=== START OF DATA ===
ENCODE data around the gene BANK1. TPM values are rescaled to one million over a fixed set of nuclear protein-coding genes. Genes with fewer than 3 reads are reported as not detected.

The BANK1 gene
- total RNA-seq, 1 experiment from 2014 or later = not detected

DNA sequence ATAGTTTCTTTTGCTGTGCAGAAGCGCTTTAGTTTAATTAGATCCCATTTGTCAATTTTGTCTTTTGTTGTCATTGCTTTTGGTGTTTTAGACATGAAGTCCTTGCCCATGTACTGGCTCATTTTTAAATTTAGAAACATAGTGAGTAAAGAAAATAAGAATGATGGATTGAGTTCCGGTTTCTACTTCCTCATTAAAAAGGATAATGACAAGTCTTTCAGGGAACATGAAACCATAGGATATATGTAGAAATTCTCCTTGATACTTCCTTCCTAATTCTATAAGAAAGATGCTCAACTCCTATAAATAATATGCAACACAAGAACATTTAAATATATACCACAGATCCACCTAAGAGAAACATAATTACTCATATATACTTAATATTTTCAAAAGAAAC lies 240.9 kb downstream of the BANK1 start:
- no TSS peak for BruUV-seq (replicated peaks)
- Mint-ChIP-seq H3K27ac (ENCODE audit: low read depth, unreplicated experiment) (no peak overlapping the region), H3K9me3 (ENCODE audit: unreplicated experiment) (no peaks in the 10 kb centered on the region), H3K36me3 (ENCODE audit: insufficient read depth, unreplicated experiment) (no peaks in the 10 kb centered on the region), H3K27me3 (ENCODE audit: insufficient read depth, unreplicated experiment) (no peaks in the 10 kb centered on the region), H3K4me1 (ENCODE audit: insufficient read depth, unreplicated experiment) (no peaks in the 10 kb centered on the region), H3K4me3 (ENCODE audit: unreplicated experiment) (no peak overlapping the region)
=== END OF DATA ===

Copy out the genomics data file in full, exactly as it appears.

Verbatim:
ENCODE data around the gene BANK1. TPM values are rescaled to one million over a fixed set of nuclear protein-coding genes. Genes with fewer than 3 reads are reported as not detected.

The BANK1 gene
- total RNA-seq, 1 experiment from 2014 or later = not detected

DNA sequence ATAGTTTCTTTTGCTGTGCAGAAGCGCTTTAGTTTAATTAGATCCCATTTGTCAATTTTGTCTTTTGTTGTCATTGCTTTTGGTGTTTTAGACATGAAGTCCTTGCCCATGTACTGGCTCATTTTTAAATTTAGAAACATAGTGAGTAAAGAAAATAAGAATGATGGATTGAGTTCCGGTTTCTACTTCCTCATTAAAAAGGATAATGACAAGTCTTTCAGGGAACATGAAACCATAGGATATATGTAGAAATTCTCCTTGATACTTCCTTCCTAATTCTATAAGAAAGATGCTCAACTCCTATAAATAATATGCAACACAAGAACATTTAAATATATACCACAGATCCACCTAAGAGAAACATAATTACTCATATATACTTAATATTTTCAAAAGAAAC lies 240.9 kb downstream of the BANK1 start:
- no TSS peak for BruUV-seq (replicated peaks)
- Mint-ChIP-seq H3K27ac (ENCODE audit: low read depth, unreplicated experiment) (no peak overlapping the region), H3K9me3 (ENCODE audit: unreplicated experiment) (no peaks in the 10 kb centered on the region), H3K36me3 (ENCODE audit: insufficient read depth, unreplicated experiment) (no peaks in the 10 kb centered on the region), H3K27me3 (ENCODE audit: insufficient read depth, unreplicated experiment) (no peaks in the 10 kb centered on the region), H3K4me1 (ENCODE audit: insufficient read depth, unreplicated experiment) (no peaks in the 10 kb centered on the region), H3K4me3 (ENCODE audit: unreplicated experiment) (no peak overlapping the region)